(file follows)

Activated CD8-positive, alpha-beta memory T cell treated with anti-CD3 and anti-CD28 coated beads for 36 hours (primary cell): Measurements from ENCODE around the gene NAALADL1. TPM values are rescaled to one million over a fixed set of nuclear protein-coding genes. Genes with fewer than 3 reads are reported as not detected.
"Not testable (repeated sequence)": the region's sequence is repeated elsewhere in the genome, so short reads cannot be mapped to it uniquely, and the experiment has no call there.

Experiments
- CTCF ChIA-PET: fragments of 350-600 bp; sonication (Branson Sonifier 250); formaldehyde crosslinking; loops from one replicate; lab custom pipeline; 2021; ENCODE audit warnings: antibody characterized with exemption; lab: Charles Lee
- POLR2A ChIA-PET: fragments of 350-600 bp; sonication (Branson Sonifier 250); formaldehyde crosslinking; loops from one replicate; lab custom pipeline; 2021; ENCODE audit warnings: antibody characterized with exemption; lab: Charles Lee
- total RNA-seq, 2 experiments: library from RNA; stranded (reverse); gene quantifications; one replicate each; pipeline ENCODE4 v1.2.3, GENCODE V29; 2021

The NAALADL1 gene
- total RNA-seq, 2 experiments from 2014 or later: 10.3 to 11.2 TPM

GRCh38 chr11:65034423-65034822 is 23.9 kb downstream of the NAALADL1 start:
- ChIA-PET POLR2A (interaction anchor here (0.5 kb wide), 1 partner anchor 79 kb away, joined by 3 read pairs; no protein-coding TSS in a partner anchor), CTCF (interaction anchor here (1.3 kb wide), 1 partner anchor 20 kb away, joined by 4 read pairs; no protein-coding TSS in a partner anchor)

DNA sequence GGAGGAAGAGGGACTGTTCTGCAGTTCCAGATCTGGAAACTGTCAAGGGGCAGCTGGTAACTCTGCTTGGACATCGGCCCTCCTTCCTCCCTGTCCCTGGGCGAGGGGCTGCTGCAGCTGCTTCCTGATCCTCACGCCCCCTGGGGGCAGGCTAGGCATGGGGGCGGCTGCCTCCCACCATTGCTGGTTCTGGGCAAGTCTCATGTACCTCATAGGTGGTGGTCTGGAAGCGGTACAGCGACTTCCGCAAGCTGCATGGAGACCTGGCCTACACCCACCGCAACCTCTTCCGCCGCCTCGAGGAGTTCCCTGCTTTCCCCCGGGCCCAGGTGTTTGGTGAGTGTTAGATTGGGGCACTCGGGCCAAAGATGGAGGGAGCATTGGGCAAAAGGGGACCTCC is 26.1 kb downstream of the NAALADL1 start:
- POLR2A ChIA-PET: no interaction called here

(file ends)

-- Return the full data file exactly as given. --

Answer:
Activated CD8-positive, alpha-beta memory T cell treated with anti-CD3 and anti-CD28 coated beads for 36 hours (primary cell): Measurements from ENCODE around the gene NAALADL1. TPM values are rescaled to one million over a fixed set of nuclear protein-coding genes. Genes with fewer than 3 reads are reported as not detected.
"Not testable (repeated sequence)": the region's sequence is repeated elsewhere in the genome, so short reads cannot be mapped to it uniquely, and the experiment has no call there.

Experiments
- CTCF ChIA-PET: fragments of 350-600 bp; sonication (Branson Sonifier 250); formaldehyde crosslinking; loops from one replicate; lab custom pipeline; 2021; ENCODE audit warnings: antibody characterized with exemption; lab: Charles Lee
- POLR2A ChIA-PET: fragments of 350-600 bp; sonication (Branson Sonifier 250); formaldehyde crosslinking; loops from one replicate; lab custom pipeline; 2021; ENCODE audit warnings: antibody characterized with exemption; lab: Charles Lee
- total RNA-seq, 2 experiments: library from RNA; stranded (reverse); gene quantifications; one replicate each; pipeline ENCODE4 v1.2.3, GENCODE V29; 2021

The NAALADL1 gene
- total RNA-seq, 2 experiments from 2014 or later: 10.3 to 11.2 TPM

GRCh38 chr11:65034423-65034822 is 23.9 kb downstream of the NAALADL1 start:
- ChIA-PET POLR2A (interaction anchor here (0.5 kb wide), 1 partner anchor 79 kb away, joined by 3 read pairs; no protein-coding TSS in a partner anchor), CTCF (interaction anchor here (1.3 kb wide), 1 partner anchor 20 kb away, joined by 4 read pairs; no protein-coding TSS in a partner anchor)

DNA sequence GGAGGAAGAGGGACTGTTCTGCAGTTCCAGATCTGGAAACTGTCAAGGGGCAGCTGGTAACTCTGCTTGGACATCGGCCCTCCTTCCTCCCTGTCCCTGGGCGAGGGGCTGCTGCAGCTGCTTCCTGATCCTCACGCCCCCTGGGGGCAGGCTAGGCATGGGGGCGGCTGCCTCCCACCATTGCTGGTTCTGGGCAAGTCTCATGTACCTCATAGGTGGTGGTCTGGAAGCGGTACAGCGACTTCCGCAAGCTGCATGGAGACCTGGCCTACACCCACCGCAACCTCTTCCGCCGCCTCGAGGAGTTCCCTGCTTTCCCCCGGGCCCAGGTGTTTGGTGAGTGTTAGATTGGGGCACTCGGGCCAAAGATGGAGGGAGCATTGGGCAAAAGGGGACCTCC is 26.1 kb downstream of the NAALADL1 start:
- POLR2A ChIA-PET: no interaction called here